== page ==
The center city's hottest new draw may be also end up leading to a decline in our urban culture
If you had asked Robyn Riggs a year ago where she was going on a Saturday night, the answer might have been Madison's or The Attic in uptown. However, since the EpiCentre opened in March 2008, Riggs, twenty-four, now frequents BlackFinn and Suite.
"There's so much in one space that you don't have to leave," says Riggs.
It's that lack of foot traffic in uptown that has critics of the EpiCentre concerned. It's bringing the outside in and staying in, which, says David Walters, a professor of architecture at UNCC, is a bad thing for urban culture.
"Street life is one of the symbols of an active cultural life in any given society," says Walters. "We've forgotten how to live our lives in public on the street … and the multilevel courtyard at the EpiCentre is part of that trend. It's the old-fashioned mall principle with the roof taken off."
Walters also worries that the pedestrian bridge over College Street connecting the EpiCentre to Overstreet Mall and the Bank of America Corporate Center serves as a connection between two secluded worlds.
"If you take away reasons to be on the street, then public space atrophies," says Walters. "EpiCentre, the way that it's built, doesn't put enough energy back into the city."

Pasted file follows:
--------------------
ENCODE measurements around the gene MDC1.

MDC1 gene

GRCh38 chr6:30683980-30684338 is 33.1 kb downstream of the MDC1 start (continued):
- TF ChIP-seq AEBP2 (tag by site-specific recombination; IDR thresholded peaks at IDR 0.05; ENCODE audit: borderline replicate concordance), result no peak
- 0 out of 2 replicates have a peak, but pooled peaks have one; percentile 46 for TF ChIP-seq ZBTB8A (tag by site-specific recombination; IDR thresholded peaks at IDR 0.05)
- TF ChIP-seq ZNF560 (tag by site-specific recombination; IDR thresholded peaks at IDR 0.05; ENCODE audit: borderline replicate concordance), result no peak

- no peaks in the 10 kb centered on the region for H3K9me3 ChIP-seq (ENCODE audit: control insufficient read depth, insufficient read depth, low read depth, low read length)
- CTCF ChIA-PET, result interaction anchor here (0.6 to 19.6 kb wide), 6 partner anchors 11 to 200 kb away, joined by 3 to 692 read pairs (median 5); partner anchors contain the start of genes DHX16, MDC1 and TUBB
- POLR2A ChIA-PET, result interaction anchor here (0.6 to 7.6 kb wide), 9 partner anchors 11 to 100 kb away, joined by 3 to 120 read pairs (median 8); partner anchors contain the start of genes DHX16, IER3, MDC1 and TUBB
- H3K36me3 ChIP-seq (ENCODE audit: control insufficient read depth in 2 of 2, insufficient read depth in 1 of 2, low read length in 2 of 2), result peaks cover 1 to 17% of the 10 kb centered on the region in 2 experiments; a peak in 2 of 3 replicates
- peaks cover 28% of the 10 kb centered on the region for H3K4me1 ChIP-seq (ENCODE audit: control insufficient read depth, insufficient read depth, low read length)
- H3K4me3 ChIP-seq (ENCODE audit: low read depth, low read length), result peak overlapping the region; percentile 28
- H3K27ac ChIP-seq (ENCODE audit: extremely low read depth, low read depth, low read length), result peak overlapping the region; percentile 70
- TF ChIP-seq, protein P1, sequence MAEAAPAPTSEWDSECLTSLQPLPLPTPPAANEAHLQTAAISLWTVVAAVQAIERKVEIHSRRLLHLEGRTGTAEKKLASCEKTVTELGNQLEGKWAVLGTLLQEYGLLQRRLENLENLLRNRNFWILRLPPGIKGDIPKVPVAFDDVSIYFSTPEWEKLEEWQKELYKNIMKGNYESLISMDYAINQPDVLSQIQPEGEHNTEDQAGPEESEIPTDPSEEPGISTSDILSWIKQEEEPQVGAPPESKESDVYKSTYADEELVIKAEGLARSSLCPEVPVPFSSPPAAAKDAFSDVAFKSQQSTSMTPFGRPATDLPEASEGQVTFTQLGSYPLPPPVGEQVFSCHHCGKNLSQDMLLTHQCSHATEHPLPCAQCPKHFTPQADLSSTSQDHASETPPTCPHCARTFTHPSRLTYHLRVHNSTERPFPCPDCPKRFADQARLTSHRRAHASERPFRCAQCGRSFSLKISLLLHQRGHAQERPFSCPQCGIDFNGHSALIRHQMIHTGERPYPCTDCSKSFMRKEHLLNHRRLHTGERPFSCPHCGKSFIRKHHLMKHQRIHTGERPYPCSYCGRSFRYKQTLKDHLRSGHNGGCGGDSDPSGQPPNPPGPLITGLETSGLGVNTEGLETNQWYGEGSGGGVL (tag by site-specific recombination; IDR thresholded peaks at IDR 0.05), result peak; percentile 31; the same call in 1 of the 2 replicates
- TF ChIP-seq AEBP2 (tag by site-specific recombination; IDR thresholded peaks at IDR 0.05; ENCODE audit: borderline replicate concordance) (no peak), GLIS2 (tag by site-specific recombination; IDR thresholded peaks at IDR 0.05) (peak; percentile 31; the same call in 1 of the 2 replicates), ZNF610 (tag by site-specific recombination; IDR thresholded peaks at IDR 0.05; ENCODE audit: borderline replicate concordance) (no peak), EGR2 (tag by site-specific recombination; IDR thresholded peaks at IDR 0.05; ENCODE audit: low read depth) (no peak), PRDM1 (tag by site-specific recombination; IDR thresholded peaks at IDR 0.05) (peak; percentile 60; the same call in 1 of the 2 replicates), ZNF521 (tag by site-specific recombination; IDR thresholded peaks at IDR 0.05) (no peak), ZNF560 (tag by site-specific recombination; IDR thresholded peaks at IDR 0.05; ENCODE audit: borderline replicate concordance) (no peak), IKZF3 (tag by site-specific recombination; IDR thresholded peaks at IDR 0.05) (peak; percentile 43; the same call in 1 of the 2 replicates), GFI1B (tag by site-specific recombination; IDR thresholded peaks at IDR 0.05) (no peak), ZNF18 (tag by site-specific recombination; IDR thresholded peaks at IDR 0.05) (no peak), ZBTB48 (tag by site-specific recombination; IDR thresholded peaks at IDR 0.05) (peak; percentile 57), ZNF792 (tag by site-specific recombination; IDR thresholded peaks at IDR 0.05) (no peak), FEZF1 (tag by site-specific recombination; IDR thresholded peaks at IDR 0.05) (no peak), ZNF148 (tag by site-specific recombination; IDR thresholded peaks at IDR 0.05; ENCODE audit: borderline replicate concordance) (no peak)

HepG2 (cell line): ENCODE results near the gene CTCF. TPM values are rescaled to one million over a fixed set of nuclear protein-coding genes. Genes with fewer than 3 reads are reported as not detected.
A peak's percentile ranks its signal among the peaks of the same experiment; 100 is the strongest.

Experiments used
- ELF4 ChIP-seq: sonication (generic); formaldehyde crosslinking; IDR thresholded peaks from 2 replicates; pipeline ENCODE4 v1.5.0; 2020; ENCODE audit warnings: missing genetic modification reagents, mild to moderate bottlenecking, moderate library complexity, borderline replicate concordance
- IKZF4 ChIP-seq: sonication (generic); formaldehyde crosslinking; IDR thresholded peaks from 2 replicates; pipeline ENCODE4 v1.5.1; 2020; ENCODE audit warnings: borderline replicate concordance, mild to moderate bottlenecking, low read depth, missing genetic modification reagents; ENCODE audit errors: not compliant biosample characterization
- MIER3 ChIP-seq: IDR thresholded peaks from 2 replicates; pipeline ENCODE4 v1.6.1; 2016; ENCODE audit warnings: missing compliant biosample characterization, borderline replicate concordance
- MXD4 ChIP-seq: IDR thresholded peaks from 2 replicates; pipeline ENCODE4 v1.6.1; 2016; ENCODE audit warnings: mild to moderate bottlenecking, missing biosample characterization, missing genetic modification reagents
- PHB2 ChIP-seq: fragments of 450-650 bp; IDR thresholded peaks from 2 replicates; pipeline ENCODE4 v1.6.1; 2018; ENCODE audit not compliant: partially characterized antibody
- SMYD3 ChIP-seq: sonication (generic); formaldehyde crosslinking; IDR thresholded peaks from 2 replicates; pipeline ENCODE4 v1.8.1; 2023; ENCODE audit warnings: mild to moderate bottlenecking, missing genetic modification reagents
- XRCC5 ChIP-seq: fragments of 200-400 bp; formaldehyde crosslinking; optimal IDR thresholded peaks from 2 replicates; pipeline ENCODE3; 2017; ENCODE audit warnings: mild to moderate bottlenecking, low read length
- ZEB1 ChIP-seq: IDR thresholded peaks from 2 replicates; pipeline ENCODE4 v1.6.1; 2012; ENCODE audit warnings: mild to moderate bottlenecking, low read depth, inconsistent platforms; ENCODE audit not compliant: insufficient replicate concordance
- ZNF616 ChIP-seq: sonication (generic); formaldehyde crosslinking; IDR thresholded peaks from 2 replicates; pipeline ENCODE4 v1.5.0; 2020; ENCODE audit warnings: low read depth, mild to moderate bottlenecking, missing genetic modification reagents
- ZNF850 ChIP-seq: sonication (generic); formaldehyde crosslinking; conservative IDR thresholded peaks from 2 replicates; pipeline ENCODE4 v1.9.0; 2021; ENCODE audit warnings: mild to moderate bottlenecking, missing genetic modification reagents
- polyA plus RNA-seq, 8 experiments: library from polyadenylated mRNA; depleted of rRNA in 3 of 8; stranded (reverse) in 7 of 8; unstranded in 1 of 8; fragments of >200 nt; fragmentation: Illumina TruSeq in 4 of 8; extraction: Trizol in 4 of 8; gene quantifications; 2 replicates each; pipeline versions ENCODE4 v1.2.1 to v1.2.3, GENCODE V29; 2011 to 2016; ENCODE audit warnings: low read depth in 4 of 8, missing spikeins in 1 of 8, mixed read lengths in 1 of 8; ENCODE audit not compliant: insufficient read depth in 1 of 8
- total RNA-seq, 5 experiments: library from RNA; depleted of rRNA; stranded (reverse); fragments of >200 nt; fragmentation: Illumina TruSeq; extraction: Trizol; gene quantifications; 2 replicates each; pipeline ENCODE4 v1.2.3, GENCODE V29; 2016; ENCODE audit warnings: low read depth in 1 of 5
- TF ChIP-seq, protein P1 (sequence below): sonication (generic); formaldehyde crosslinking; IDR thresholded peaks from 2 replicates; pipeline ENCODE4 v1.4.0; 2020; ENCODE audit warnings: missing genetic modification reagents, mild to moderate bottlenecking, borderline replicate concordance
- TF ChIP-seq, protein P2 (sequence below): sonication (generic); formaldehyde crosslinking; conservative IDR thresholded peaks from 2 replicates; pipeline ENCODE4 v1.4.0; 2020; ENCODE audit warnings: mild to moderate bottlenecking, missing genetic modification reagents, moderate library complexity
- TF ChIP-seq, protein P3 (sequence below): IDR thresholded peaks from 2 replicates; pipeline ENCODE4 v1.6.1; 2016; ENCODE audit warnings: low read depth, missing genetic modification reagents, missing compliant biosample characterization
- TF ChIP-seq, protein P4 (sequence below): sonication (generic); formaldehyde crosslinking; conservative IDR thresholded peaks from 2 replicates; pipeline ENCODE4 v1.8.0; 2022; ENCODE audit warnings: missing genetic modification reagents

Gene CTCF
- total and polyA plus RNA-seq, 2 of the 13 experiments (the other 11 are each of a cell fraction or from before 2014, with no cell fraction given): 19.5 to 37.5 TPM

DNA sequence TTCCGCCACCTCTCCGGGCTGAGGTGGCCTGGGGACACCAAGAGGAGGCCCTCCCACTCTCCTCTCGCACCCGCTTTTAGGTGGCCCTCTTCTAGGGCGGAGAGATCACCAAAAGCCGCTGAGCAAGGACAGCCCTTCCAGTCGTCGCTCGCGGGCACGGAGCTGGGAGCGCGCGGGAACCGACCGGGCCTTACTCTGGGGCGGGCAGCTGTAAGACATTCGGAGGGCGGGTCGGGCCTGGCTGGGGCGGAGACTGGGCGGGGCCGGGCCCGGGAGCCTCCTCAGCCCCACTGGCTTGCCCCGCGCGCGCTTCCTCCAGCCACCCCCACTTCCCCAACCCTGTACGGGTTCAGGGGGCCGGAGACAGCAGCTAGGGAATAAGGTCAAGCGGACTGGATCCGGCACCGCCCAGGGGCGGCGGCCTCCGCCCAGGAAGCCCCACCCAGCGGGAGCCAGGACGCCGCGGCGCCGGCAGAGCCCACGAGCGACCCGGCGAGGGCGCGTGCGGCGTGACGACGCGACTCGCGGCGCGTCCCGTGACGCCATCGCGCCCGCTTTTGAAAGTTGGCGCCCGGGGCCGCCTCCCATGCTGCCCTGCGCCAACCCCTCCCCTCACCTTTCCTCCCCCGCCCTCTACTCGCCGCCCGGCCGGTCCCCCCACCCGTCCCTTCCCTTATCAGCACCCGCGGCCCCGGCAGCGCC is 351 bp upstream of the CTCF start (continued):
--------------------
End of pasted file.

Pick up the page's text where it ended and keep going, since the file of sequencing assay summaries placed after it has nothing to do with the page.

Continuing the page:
There's no doubt, says local architect and developer David Furman, that the development has had a palpable impact on uptown culture.
"The difference is the size of the city," says Furman, who suggests that Charlotte doesn't have the population to keep other uptown venues at capacity. "You can't suck the life off the streets of [Washington] D.C., because it's too big of a metro area," says Furman.
In spite of the downsides, the EpiCentre's proximity to public transit provides an incentive for more people to come into the city.
The summer will be the true litmus test for how the EpiCentre has affected the downtown scene, says Max Nicholson, owner of Charlotte Pedicabs. "I think that people are drawn to the EpiCentre because it's new. ... Eventually people will go back to their old haunts." —Emily C. Brown